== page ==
BROUGHTON, Wales (Reuters) - European planemaker Airbus EAD.PA said on Thursday that Malaysian group AirAsia (AIRA.KL) was the customer behind a previously announced order for 100 A320 aircraft worth around $9.4 billion at list prices.
The deal, which provides AirAsia with an additional 64 A320neo and 36 A320ceo aircraft, was formally unveiled at Airbus’s wing assembly plant in Broughton, Wales, in the presence of British Prime Minister David Cameron.
The contract will safeguard 1,500 Airbus jobs in Britain and 7,500 in the group’s wider supply chain, Cameron’s office said.
“This is excellent news and a tremendous boost for the workforce and for UK manufacturing,” Cameron said in a statement.
“Today’s announcement demonstrates the strength of the UK aerospace sector and the important role it plays in growing and rebalancing our economy.”
Alongside AirAsia’s chief executive Tony Fernandes, Cameron toured the Broughton plant, which employs over 5,000 people and will be making the wings of the aircraft.
Other major parts are made in France, Germany and Spain.
The announcement comes a day after data showed that the number of people in work in Britain hit a record high in November, offering some relief to a government struggling with unpopular austerity measures and a sluggish economy.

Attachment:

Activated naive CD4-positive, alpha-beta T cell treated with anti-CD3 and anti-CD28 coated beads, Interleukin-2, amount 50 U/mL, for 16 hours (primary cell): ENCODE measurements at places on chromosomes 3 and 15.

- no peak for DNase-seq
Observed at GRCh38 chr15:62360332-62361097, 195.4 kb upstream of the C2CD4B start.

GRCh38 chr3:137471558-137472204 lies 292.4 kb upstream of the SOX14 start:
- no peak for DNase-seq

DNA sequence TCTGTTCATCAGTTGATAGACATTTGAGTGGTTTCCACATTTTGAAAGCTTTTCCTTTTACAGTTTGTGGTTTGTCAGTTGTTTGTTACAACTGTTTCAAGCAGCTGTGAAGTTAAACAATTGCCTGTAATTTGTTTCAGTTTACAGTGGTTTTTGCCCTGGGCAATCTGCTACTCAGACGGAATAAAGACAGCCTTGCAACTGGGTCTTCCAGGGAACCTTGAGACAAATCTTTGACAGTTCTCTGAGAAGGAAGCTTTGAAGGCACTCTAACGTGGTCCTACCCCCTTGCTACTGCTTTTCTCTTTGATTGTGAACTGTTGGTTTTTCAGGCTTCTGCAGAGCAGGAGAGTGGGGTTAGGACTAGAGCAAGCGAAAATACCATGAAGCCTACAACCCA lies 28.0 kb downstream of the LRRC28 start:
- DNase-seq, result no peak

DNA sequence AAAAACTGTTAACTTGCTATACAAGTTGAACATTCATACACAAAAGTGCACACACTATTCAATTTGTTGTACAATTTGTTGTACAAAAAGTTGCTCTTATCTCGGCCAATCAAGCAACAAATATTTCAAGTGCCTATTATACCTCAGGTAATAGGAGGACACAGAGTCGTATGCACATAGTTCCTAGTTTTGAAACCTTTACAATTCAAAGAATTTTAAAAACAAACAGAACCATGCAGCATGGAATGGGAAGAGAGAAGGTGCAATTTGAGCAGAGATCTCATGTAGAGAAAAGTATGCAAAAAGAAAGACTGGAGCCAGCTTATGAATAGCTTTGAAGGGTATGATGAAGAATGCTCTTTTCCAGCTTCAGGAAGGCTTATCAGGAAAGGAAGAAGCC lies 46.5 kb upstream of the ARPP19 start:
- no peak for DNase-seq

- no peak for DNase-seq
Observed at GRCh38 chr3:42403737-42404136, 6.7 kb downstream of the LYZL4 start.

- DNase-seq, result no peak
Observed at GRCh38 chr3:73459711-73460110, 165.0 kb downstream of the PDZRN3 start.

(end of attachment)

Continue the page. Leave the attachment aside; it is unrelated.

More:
The contract also reaffirms AirAsia, Asia’s largest low-cost carrier, as the world’s largest A320 customer by number of aircraft ordered.
“We have just bought 100 planes which makes a total of 475. To meet the amazing demand in Asia,” Fernandes wrote on Twitter.
AirAsia placed a record 200-plane Airbus order in 2011.
Fresh talks between AirAsia and Airbus, initially for 50 jets, were first reported by Reuters in May.
But the European planemaker’s chances for a deal were thrown into doubt when Fernandes held surprise talks with Canadian planemaker Bombardier (BBDb.TO) at Silverstone in July, on the eve of the British Grand Prix.
In September, industry sources said AirAsia and Airbus were closing in on an expanded deal for 100 aircraft.
Economic growth, urbanization and rising disposable incomes are spurring rapid passenger growth among Asian low-cost carriers, helping to shield Airbus and its rival Boeing from the malaise gripping developed economies.
Reporting by Isla Binnie in Wales, Natalie Huet in London and James Regan in Paris; Editing by Elaine Hardcastle